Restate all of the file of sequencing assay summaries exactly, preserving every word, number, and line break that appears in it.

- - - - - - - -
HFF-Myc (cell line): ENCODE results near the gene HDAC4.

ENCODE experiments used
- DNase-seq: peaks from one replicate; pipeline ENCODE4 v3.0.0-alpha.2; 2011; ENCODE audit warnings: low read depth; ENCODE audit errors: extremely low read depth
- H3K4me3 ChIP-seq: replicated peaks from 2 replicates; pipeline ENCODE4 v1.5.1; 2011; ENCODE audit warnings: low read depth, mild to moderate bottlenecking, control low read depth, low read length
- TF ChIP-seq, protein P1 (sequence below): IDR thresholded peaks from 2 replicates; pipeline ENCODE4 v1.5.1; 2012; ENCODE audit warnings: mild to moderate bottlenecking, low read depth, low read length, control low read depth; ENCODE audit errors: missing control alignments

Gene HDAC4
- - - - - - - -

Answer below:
HFF-Myc (cell line): ENCODE results near the gene HDAC4.

ENCODE experiments used
- DNase-seq: peaks from one replicate; pipeline ENCODE4 v3.0.0-alpha.2; 2011; ENCODE audit warnings: low read depth; ENCODE audit errors: extremely low read depth
- H3K4me3 ChIP-seq: replicated peaks from 2 replicates; pipeline ENCODE4 v1.5.1; 2011; ENCODE audit warnings: low read depth, mild to moderate bottlenecking, control low read depth, low read length
- TF ChIP-seq, protein P1 (sequence below): IDR thresholded peaks from 2 replicates; pipeline ENCODE4 v1.5.1; 2012; ENCODE audit warnings: mild to moderate bottlenecking, low read depth, low read length, control low read depth; ENCODE audit errors: missing control alignments

Gene HDAC4